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Photography can be a tough job. That’s one thing I learned at day two of the Photography at the Summit workshop in Jackson, Wyoming. It can also be a lot of fun, which I already knew. But I’ve never seen a grizzly bear cub in the wild, and I got to early this morning on a photo expedition into Teton National Park with wildlife photographer Tom Mangelsen. More on that later.
First, let’s talk about how tough photography can be. Have you seen those pictures on the Internet of the photographer from Utah who got the javelin jabbed through his leg and then kept on working? The guy’s name in Ryan McGeeney, and it turns out he’s one of the students enrolled in the workshop here. I met him in the afternoon when I reviewed his portfolio. Of course I asked him what it was like to be jabbed by a javelin. He corrected me. “I was javed, not jabbed,” he said.
Also at the workshop is Gregg Bleakney, who we profiled in the May/June issue of American Photo. Gregg’s the guy who rode a bike from northern Alaska to the southern tip of South America. Along the way he found out he loved photography. He also found out what it’s like to be hit by lightning on his trip. “It felt like a shock,” he said in the understatement of the day.
Then I reviewed a wonderful portfolio by Ali Darvish of Tampa, FLA. Ali flies all over the world to shoot wildlife, and last February he was in Alaska. The small plane he was in took off and climbed to about 1,000 feet, then lost some vital parts, especially the wings. It crashed, severely injuring the piliot and another passenger. Ali walked away with minor injuries.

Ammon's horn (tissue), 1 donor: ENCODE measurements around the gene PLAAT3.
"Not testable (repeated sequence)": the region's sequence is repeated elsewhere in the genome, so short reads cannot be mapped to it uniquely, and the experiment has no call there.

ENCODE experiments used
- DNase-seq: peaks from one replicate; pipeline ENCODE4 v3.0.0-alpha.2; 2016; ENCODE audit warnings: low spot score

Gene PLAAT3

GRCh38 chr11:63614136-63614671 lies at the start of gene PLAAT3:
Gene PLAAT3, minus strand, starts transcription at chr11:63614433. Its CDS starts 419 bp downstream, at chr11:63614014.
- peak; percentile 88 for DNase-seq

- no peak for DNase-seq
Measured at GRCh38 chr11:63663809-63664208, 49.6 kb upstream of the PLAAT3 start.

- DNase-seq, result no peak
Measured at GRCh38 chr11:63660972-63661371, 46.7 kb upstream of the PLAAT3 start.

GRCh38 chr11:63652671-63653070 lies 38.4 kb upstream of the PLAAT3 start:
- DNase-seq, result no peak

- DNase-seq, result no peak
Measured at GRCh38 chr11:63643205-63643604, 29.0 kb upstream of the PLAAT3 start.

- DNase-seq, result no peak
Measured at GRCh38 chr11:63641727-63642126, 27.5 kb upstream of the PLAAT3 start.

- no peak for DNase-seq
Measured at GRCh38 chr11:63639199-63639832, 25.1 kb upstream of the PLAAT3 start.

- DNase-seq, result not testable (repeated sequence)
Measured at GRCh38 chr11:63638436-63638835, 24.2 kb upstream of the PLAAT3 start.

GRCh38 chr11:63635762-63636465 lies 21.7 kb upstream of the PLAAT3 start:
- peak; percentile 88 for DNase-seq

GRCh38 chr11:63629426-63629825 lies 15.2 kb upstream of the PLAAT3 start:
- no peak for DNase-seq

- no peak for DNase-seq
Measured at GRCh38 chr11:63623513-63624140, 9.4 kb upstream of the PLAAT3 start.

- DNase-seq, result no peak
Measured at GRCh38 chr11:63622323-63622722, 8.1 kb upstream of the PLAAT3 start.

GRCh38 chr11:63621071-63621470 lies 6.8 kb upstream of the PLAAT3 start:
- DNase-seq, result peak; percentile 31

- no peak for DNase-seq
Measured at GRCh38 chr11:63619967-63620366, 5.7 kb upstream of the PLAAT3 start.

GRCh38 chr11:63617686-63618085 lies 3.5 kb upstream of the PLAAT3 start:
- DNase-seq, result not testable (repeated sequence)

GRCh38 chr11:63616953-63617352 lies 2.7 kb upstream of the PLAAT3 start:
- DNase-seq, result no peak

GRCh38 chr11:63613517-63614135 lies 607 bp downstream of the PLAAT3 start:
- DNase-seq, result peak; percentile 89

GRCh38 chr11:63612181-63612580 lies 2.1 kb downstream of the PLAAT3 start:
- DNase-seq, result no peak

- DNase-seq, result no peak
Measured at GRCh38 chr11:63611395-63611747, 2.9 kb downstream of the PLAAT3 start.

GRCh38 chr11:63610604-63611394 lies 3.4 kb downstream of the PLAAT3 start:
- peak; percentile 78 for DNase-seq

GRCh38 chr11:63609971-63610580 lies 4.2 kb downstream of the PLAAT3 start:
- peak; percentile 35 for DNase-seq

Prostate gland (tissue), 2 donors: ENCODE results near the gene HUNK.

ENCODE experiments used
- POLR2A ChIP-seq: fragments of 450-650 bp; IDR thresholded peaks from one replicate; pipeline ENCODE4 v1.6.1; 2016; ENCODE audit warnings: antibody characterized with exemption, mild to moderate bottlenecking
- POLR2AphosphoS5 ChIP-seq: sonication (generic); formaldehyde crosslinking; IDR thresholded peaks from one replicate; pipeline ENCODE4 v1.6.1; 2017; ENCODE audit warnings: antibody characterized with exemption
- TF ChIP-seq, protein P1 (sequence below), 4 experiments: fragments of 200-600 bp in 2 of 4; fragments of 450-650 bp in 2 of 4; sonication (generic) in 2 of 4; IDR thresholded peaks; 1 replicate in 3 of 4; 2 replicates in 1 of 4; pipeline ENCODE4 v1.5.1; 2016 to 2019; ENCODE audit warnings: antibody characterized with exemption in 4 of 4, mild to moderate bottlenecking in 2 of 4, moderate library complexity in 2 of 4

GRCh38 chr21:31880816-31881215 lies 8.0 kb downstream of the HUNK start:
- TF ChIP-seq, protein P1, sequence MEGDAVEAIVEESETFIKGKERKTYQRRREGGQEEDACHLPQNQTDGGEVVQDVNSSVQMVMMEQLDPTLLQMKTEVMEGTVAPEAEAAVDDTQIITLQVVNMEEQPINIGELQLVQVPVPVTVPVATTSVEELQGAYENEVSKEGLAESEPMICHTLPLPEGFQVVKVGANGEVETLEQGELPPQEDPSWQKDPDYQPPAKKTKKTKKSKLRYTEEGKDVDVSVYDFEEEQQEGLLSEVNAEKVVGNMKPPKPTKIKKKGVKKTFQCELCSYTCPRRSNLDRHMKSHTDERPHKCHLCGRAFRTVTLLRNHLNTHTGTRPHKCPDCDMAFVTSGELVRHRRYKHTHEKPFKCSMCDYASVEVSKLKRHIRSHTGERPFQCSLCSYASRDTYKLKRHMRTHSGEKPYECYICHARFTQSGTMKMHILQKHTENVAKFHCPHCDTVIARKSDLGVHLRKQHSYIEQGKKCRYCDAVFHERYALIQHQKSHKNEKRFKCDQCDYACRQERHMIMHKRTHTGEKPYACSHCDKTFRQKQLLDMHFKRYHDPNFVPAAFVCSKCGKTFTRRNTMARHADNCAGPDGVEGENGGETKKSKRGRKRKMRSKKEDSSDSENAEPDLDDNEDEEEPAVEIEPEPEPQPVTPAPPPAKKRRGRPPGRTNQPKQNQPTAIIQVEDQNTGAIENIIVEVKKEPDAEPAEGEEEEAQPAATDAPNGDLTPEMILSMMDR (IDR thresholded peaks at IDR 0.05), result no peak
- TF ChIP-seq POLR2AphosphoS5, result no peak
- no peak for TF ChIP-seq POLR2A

So at one workshop we have a photographed who was pierced by a javelin, a photographer who was hit by lightning, and a photographer who road an airplane into the ground. Photography is tough.
Rain and snow didn’t stop students from shooting the wildlife around Jackson. I picked five images that stood out in today’s critique:

Cynthia Cassano of El Dorado Hills, CA went looking for little cowboys, and made this shot of a boy mounted up for a ride.

Ali Darvish, plane crash survivor, created a lovely layered composition of mountain ranges and sky.

Darren Harris Frisby of Nederland, CO made a black-and-white shot of Rocky Mountain big-horned sheep.

Treese Hellstrom of Canon City, CO photographed the spring green aspen leaves now popping out.

Ryan McGeeney, javed photographer, captured this two-year-old grizzly bear cub. The cub and his two siblings, plus his mother, have been making a lot of news here over the past year. The mother recently abandoned her offspring and moved up into the mountains to mate again. The cubs are still in the park, and they’ve become the Britney Spears of Jackson, as crowds of photographers convoy into the park to take pictures of them. I got some shots of this guy too, but they weren’t very good. Luckily, Ryan did better.—David Schonauer